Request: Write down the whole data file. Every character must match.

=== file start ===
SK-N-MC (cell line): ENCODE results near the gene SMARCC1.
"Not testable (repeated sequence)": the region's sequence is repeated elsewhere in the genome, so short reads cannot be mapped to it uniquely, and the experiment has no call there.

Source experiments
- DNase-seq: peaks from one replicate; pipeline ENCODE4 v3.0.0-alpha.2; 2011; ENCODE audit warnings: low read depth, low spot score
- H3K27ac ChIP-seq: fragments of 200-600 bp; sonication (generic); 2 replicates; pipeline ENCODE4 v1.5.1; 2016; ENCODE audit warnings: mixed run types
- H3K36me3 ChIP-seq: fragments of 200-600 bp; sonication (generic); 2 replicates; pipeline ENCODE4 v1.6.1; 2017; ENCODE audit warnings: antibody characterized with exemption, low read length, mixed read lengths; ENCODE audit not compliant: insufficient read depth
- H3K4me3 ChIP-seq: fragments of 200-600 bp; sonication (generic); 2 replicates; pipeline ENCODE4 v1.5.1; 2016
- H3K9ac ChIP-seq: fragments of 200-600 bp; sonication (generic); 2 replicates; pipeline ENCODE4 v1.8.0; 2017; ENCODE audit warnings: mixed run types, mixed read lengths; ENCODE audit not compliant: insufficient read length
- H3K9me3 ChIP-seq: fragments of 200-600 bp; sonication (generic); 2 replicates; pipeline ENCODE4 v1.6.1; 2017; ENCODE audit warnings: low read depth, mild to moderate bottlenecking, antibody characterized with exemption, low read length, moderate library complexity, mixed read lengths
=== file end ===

SK-N-MC (cell line): ENCODE results near the gene SMARCC1.
"Not testable (repeated sequence)": the region's sequence is repeated elsewhere in the genome, so short reads cannot be mapped to it uniquely, and the experiment has no call there.

Source experiments
- DNase-seq: peaks from one replicate; pipeline ENCODE4 v3.0.0-alpha.2; 2011; ENCODE audit warnings: low read depth, low spot score
- H3K27ac ChIP-seq: fragments of 200-600 bp; sonication (generic); 2 replicates; pipeline ENCODE4 v1.5.1; 2016; ENCODE audit warnings: mixed run types
- H3K36me3 ChIP-seq: fragments of 200-600 bp; sonication (generic); 2 replicates; pipeline ENCODE4 v1.6.1; 2017; ENCODE audit warnings: antibody characterized with exemption, low read length, mixed read lengths; ENCODE audit not compliant: insufficient read depth
- H3K4me3 ChIP-seq: fragments of 200-600 bp; sonication (generic); 2 replicates; pipeline ENCODE4 v1.5.1; 2016
- H3K9ac ChIP-seq: fragments of 200-600 bp; sonication (generic); 2 replicates; pipeline ENCODE4 v1.8.0; 2017; ENCODE audit warnings: mixed run types, mixed read lengths; ENCODE audit not compliant: insufficient read length
- H3K9me3 ChIP-seq: fragments of 200-600 bp; sonication (generic); 2 replicates; pipeline ENCODE4 v1.6.1; 2017; ENCODE audit warnings: low read depth, mild to moderate bottlenecking, antibody characterized with exemption, low read length, moderate library complexity, mixed read lengths